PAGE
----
PROGRAMS SPOTLIGHTED AT NATIONAL SUMMIT. Two innovative programs at Lyndon State College will be highlighted at the Second National Summit on the Role of Education in Economic Development in Rural America on April 17, in Arlington, Virginia. LSC’s Leahy Center for Rural Students and Center for Rural Entrepreneurship (CRE) will be presented at the day-long summit as “Successful Models of Partnerships.”
The Summit will bring together a broad base of influential leaders and policymakers in education and economic development including U.S. agency officials, state agency officials, state legislators, as well as representatives from national and state organizations, colleges and universities, and corporations. It aims to improve rural economic development by identifying successful models of partnership between education and economic leaders, identifying policy and legislative barriers at the federal, state and local levels and strategies to overcome them, and recommending federal, state, and local policies that improve opportunities for partnerships.
“This is a rare opportunity to share our work with federal and state officials, especially before they act on creating or reauthorizing policies. We are honored to be asked to present,” said Bob Whittaker, LSC’s Dean of Institutional Advancement.
Feature speakers include White House Senior Policy Advisor for Rural Affairs Doug McKalip who will speak about the President’s vision in creating the White House Rural Council in June, 2011. U.S. Department of Education Secretary Arne Duncan and U.S. Department of Agriculture Secretary Tom Vilsack will speak about the federal recommendations generated at the first Rural Summit, rural initiatives and goals, and the reasons behind the creation of the new White House Rural Council.
Presenters from Lyndon will include Bob Whittaker, Dean of Academic and Student Affairs Donna Dalton, Director of the Leahy Center for Rural Students Heather Bouchey, and Director of the Center for Rural Entrepreneurship Ann Nygard.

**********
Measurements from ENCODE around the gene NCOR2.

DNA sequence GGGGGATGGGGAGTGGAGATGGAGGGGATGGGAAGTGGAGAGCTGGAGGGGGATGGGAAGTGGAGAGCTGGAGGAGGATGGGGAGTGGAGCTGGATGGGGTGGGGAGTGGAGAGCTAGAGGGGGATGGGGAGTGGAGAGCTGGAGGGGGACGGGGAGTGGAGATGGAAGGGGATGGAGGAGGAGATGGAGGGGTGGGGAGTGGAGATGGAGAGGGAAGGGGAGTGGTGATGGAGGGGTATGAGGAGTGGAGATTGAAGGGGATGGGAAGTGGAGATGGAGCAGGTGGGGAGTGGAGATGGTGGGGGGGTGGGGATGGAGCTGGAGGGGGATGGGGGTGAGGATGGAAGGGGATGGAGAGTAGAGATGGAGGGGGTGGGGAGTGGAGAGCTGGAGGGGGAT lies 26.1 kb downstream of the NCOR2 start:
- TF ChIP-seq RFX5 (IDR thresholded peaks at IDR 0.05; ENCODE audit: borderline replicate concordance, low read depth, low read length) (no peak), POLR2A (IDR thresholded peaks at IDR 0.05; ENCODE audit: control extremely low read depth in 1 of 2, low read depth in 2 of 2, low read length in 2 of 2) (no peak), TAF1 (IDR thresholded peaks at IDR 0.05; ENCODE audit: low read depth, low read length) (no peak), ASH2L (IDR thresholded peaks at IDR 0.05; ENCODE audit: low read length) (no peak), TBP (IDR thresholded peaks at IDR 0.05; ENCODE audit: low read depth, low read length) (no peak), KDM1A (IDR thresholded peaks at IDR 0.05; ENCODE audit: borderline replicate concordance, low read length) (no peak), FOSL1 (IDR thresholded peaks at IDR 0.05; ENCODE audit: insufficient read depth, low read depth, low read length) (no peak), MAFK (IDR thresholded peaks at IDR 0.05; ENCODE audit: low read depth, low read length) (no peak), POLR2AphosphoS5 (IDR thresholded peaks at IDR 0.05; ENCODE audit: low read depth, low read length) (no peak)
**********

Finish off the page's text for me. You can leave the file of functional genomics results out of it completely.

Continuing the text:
Lyndon State established the Patrick and Marcelle Leahy Center for Rural Students in 2009. The Center conducts research to better understand why rural students do or do not persist through and beyond high school, and implements programs to raise the aspirations and completion rates of rural students—particularly first-in-family, modest income students. Initial findings of the Leahy Center are unique and compelling and will be a focus of the April 17 presentation. One key finding is that an obstacle to raising aspirations of students and their parents is the perception that there are no jobs in the region that demand higher education. This discovery led to the founding of the Center for Rural Entrepreneurship in 2011.
The CRE was established to help keep and create jobs in Vermont’s Northeast Kingdom through the college’s Incubator Without Walls (IWoW) and the NEK Manufacturing Training Program (NEKMTP). Since its inception in 2007, IWoW has served 70 businesses and involved 161 students in hands-on learning experiences that have helped keep or create 78 jobs. Initiated in 2011, the NEKMTP has delivered three customized trainings in response to the needs of the region’s manufacturers. These employers, who collectively employ 14 percent of the region’s workforce, have expressed that they have an ongoing challenge finding skilled workers.
Too often, Vermont’s Northeast Kingdom is defined by disproportionately high rates of unemployment and poverty, and low educational attainment. The Leahy Center and CRE are designed increase coordination between educators, employers, and economic development organizations. Together these partners create data-driven solutions to educate more students and help create more jobs. The programs are funded through a combination of federal and foundation grants, private gifts, corporate sponsorships, and in-kind support from LSC and project partners.
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